Happy Vesak Day! An explanation on this important religious holiday in Thailand and its meaning

PHOTO: Thairath

Thailand –

Vesak Day, also called Visakha Bucha Day in Thailand, is marked on the day of the full moon in the month of May yearly. Marked on the 26th of this year, it is observed as a public holiday as Thai people usually attend rituals such as the Buddha bathing ceremony at local temples.

The day commemorates the birth, the attainment of enlightenment, and the passing away of the Buddha. These three significant events miraculously took place on the same day but in different years.

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PHOTO: National News Bureau of Thailand

As the majority of Thai people are Buddhist, when Vesak day arrives, they visit their temples and bring offerings of food, candles, and flowers to the monks. The monks pray and teach Buddha’s lessons to all visitors at the temples. A special ceremony called the “Buddha bathing ceremony” also takes place on Vesak day.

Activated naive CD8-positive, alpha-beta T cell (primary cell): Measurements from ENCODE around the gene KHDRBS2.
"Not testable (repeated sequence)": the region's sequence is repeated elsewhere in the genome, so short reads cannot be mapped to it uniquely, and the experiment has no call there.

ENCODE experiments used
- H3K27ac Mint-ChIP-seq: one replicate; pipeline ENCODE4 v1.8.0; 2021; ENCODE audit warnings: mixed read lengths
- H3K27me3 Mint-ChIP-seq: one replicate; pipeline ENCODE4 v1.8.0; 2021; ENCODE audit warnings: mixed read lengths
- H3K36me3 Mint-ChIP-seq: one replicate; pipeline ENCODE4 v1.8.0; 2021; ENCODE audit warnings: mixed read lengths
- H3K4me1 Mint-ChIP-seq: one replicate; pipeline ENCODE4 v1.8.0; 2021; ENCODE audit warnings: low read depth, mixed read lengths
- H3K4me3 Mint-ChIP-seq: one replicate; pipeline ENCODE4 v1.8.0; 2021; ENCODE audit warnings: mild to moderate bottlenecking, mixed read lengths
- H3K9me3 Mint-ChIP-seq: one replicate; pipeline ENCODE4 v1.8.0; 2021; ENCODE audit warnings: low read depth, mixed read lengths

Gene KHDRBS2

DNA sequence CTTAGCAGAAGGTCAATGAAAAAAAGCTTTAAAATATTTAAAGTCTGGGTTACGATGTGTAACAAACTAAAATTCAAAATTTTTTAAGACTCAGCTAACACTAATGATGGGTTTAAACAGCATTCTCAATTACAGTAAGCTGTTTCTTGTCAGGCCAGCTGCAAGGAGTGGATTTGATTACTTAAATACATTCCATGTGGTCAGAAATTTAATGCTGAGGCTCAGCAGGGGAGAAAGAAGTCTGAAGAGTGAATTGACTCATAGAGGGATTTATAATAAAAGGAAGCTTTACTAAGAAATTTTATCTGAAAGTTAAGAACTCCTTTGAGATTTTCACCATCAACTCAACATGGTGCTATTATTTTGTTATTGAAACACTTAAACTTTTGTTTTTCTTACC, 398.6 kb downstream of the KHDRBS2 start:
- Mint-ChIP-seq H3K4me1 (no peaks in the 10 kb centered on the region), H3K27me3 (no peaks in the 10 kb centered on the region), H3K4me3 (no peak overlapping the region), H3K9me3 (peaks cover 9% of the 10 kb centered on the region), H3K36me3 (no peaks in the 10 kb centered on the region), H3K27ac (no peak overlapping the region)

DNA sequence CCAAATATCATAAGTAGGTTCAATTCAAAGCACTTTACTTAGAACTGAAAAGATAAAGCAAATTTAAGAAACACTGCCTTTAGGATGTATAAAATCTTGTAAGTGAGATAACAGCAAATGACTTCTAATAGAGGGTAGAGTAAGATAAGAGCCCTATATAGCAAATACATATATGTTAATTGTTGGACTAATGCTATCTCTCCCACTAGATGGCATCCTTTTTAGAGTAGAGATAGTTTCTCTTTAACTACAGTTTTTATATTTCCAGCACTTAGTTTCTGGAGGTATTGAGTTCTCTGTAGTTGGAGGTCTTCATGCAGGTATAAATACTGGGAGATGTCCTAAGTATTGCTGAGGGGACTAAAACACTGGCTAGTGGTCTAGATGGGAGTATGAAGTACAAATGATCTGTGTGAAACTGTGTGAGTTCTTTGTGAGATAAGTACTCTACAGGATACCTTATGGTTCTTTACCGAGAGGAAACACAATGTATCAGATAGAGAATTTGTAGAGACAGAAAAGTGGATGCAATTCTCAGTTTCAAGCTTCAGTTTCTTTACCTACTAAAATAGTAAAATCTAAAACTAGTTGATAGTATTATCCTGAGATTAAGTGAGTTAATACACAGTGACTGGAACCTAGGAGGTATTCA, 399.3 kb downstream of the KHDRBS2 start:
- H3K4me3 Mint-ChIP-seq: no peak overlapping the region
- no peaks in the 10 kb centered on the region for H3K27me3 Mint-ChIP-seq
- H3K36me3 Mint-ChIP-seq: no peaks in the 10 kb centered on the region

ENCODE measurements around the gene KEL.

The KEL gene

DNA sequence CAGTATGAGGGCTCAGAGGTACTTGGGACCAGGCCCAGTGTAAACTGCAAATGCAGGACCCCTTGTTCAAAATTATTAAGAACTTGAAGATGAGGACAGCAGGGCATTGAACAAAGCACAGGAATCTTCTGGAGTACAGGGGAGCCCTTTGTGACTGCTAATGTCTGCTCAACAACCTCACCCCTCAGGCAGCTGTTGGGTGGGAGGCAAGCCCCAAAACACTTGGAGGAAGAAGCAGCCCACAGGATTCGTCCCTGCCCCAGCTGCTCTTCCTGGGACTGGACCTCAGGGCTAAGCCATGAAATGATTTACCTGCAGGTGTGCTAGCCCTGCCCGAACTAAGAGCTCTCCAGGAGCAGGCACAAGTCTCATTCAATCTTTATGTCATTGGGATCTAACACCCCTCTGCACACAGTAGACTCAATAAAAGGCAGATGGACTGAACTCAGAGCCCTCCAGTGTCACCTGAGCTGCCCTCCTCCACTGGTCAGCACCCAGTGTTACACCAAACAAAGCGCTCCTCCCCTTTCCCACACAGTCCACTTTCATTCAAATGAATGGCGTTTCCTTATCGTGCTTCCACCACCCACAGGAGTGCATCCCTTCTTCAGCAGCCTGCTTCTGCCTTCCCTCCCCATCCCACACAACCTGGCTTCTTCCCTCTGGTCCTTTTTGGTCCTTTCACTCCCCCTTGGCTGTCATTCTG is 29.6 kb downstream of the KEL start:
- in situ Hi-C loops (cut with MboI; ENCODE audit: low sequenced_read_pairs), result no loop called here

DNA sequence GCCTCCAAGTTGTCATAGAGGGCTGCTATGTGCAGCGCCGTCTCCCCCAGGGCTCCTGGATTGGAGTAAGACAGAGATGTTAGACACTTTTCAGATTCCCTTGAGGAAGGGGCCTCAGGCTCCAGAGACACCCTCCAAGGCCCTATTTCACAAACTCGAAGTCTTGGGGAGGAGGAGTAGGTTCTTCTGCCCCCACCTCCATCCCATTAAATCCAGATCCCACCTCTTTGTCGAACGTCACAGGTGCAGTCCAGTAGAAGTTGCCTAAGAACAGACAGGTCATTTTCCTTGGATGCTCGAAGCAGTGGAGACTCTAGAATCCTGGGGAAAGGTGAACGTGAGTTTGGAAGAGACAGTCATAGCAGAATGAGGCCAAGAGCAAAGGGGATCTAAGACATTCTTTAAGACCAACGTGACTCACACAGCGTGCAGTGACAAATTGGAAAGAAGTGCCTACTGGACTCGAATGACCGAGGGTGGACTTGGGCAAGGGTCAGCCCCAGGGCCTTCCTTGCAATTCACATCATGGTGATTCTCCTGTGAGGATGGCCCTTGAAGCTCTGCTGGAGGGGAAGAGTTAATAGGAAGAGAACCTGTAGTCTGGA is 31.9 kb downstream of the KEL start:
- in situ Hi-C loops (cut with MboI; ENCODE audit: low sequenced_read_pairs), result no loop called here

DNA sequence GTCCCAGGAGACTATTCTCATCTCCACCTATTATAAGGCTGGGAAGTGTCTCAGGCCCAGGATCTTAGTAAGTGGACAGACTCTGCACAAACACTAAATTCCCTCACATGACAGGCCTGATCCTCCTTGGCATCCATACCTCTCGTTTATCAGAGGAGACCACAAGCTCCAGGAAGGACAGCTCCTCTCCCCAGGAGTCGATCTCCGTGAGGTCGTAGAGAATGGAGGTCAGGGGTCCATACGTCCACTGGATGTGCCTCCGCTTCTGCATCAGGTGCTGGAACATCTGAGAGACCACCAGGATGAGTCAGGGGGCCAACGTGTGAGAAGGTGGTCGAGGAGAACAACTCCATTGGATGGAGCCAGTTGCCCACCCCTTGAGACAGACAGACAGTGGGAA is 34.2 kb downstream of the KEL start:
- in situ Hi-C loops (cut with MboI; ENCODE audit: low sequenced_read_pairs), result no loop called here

Similar to other major Buddhist public holidays, five major Buddhist precepts are practiced on the day. They are (1) not harming living things; (2) not taking what is not given; (3) refraining from sexual misconduct; (4) avoiding telling lies or participating in gossip; (5) abstaining from alcoholic drinks and recreational drugs.

PHOTO: NationTV

The prohibition of selling alcoholic beverages and the closure of bars are conducted in Thailand on this day every year. Due to Covid-19, entertainment venues have been closed for weeks and restaurants have been banned from selling alcohol nationwide. Therefore, this means the only major difference is people will be unable to purchase alcohol from supermarkets or small stores for take-away today.

Due to the spread of the Covid-19 virus, the ritual ceremonies and the temple visits are toned down among high-risk areas of Covid-19 infections, including in Bangkok and Chonburi. People are likely to pray, bathe a Buddha statue, and practice the five precepts at home for merit.

Under normal situations, without Covid-19, the day is also marked by sermons, temple fairs, candlelit walks, and up to thousands of people visiting local temples for events and to make merit. This year, however, for the second year in a row, that has been either majorly toned down or eliminated entirely, especially the temple fair, marketplace, and food aspects of the religious holiday.

 

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